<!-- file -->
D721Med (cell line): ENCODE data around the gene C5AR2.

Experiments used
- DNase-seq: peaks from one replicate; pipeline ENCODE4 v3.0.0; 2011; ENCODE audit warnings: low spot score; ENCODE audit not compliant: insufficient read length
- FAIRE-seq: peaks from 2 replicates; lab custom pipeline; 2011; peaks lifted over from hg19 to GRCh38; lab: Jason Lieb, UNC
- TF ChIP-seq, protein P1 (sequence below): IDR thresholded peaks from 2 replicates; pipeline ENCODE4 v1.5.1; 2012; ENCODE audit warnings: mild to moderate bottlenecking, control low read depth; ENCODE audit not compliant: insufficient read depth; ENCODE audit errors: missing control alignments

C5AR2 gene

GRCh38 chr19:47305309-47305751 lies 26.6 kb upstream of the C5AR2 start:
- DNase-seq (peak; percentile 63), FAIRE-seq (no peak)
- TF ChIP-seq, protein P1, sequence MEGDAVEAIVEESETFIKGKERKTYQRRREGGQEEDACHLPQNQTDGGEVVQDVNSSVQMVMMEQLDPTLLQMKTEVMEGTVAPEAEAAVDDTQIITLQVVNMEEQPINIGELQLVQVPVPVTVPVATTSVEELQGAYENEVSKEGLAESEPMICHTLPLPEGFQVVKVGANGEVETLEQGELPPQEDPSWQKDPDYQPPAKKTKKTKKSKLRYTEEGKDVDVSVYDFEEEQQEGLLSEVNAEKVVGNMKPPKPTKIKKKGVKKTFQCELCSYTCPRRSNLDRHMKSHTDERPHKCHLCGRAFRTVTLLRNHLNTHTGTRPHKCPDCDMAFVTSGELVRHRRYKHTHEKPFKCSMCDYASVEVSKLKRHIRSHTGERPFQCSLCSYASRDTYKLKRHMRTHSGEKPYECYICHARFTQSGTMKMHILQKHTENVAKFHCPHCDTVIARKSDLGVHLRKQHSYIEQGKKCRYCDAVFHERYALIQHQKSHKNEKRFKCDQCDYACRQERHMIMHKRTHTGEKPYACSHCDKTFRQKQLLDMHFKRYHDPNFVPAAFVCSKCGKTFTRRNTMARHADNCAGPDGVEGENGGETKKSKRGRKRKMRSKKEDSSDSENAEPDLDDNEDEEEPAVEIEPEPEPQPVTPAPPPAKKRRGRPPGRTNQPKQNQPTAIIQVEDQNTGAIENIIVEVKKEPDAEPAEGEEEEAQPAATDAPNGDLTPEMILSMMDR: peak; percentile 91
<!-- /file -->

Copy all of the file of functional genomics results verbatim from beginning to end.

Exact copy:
D721Med (cell line): ENCODE data around the gene C5AR2.

Experiments used
- DNase-seq: peaks from one replicate; pipeline ENCODE4 v3.0.0; 2011; ENCODE audit warnings: low spot score; ENCODE audit not compliant: insufficient read length
- FAIRE-seq: peaks from 2 replicates; lab custom pipeline; 2011; peaks lifted over from hg19 to GRCh38; lab: Jason Lieb, UNC
- TF ChIP-seq, protein P1 (sequence below): IDR thresholded peaks from 2 replicates; pipeline ENCODE4 v1.5.1; 2012; ENCODE audit warnings: mild to moderate bottlenecking, control low read depth; ENCODE audit not compliant: insufficient read depth; ENCODE audit errors: missing control alignments

C5AR2 gene

GRCh38 chr19:47305309-47305751 lies 26.6 kb upstream of the C5AR2 start:
- DNase-seq (peak; percentile 63), FAIRE-seq (no peak)
- TF ChIP-seq, protein P1, sequence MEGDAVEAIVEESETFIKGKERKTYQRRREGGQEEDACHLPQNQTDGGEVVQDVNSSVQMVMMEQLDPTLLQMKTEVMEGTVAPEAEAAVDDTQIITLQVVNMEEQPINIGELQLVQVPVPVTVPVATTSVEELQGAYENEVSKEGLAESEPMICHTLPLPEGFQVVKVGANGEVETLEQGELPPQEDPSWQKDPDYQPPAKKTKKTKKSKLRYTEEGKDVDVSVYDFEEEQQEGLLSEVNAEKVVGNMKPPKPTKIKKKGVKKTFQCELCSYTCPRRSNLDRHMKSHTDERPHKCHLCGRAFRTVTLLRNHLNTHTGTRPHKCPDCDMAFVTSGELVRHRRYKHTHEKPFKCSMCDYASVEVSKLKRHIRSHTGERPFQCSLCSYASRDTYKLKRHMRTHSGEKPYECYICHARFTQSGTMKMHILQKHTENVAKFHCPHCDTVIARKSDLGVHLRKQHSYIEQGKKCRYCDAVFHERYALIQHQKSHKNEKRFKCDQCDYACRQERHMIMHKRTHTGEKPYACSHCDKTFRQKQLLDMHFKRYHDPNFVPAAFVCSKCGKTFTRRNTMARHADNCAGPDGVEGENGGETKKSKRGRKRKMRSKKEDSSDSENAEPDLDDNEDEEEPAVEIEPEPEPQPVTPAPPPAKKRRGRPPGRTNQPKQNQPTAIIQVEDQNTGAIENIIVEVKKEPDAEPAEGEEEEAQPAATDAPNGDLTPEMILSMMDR: peak; percentile 91